# Chi-Squared Goodness-Of-Fit Testing Task

A Chi-Squared Goodness-Of-Fit Testing Task is a goodness-of-fit testing task for categorical random variables that is a difference in proportions test based on a Chi-Squared distribution.

**AKA:**χ^{2}, CHI, Pearson's Chi Square Measure.**Context:**- It can (typically) assume that the data distribution follows the Chi Square Distribution.
- It produces a Chi-Square Statistic.
- It can (typically) assume that all cells have more than five observations.
- It can be a McNemar's Chi-Square Test (for correlated observations)

**Example(s):**- a Pearson's Chi-Squared Test.
- a Yates' Chi-Square Test, also known as Yates' correction for continuity
- a Cochran–Mantel–Haenszel Chi-Square Test.
- a Linear-by-linear association Chi-Square Test.
- a Portmanteau Test in time-series analysis (that tests for autocorrelation).

**Counter-Example(s):**- a Fisher’s Exact Test
- a Likelihood Ratio Test (?)
- an Odds-Ratio Test.
- a Chi-Square Independence Test.
- a Paired t-Test, such as an Independent Two-Sample t-Test.
- a (Normal) Z-Test.
- an ANOVA Goodness-Of-Fit Test (such as a One-way ANOVA) test for means (instead of proportion) with an F-Test.

**See:**CHAID Algorithm, Mutual Information Measure, Lack-of-Fit Sum of Squares, Sample Variance Distribution.

## References

### 2016

- (Wikipedia, 2016) ⇒ https://en.wikipedia.org/wiki/Chi-squared_test Retrieved:2016-5-17.
- A
**chi-squared test**, also referred to as**[math]\chi^2[/math] test**(or**chi-square test**), is any statistical hypothesis test in which the sampling distribution of the test statistic is a chi-square distribution when the null hypothesis is true. Chi-squared tests are often constructed from a sum of squared errors, or through the sample variance. Test statistics that follow a chi-squared distribution arise from an assumption of independent normally distributed data, which is valid in many cases due to the central limit theorem. A chi-squared test can then be used to reject the null hypothesis that the data are independent.Also considered a chi-square test is a test in which this is

*asymptotically*true, meaning that the sampling distribution (if the null hypothesis is true) can be made to approximate a chi-square distribution as closely as desired by making the sample size large enough.The chi-squared test is used to determine whether there is a significant difference between the expected frequencies and the observed frequencies in one or more categories. Does the number of individuals or objects that fall in each category differ significantly from the number you would expect? Is this difference between the expected and observed due to sampling variation, or is it a real difference?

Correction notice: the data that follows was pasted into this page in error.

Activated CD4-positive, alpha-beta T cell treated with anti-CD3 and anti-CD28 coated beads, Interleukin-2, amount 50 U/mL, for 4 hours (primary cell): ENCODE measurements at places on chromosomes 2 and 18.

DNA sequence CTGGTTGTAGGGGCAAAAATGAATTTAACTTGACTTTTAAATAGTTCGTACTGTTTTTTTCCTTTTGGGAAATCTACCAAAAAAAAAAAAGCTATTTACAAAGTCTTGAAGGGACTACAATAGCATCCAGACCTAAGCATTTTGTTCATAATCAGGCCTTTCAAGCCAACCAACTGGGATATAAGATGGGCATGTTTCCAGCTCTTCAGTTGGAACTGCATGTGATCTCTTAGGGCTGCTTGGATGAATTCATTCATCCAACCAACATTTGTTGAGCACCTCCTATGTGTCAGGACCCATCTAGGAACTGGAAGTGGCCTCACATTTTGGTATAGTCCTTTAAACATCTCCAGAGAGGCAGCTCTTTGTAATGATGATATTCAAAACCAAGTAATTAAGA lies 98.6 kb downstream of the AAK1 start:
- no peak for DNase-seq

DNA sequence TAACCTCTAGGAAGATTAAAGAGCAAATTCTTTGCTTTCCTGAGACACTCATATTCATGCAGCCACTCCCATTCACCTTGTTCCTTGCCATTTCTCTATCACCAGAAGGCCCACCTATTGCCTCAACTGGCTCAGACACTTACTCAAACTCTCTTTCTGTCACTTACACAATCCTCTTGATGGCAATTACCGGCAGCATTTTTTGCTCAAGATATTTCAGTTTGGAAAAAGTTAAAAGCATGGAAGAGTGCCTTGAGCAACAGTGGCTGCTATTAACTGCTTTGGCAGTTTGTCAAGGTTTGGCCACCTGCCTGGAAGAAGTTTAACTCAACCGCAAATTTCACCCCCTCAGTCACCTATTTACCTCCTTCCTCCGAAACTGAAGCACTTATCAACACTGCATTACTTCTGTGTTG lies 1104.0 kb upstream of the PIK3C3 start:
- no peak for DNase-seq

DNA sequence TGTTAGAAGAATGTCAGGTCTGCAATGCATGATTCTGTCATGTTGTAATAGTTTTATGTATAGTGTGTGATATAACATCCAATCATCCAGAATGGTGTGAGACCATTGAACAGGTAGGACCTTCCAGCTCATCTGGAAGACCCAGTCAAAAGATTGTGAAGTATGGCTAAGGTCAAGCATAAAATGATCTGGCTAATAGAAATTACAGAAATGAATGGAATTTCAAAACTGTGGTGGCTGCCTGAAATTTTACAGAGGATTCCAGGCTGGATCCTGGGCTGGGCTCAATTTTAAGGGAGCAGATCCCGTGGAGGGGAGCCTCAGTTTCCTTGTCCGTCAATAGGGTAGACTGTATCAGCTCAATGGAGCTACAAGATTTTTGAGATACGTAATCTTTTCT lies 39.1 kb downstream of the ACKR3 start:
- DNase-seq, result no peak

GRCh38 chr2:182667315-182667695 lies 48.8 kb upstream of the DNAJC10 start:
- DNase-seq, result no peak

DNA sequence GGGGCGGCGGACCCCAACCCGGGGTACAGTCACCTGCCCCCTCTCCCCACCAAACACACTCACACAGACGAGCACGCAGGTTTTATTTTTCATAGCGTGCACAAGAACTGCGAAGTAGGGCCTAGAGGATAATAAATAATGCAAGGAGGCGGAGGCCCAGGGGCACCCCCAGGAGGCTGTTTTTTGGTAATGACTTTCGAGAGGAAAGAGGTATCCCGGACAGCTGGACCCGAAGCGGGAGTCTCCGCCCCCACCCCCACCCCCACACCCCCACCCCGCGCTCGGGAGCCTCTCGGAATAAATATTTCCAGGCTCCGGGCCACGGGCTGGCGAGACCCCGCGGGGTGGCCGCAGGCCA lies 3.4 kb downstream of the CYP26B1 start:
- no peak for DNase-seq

- A

### 2012

- (Wikipedia, 2012) ⇒ http://en.wikipedia.org/wiki/Chi-square_test
- … When mentioned without any modifiers or without other precluding context, this test is usually understood (for an exact test used in place of [math]\chi^2[/math], see Fisher's exact test).
- Yates' chi-square test, also known as Yates' correction for continuity
- Cochran–Mantel–Haenszel chi-square test.
- Linear-by-linear association chi-square test.
- The portmanteau test in time-series analysis, testing for the presence of autocorrelation
- Likelihood-ratio tests in general statistical modelling, for testing whether there is evidence of the need to move from a simple model to a more complicated one (where the simple model is nested within the complicated one).

- One case where the distribution of the test statistic is an exact chi-square distribution is the test that the variance of a normally-distributed population has a given value based on a sample variance. Such a test is uncommon in practice because values of variances to test against are seldom known exactly.

### 2008

- (Upton & Cook, 2008) ⇒ Graham Upton, and Ian Cook. (2008). “A Dictionary of Statistics, 2nd edition revised." Oxford University Press. ISBN:0199541450

### 2004

- http://www.quality-control-plan.com/StatGuide/sg_glos.htm
- QUOTE: The chi-square test for goodness of fit tests the hypothesis that the distribution of the population from which nominal data are drawn agrees with a posited distribution. The chi-square goodness-of-fit test compares observed and expected frequencies (counts). The chi-square test statistic is basically the sum of the squares of the differences between the observed and expected frequencies, with each squared difference divided by the corresponding expected frequency.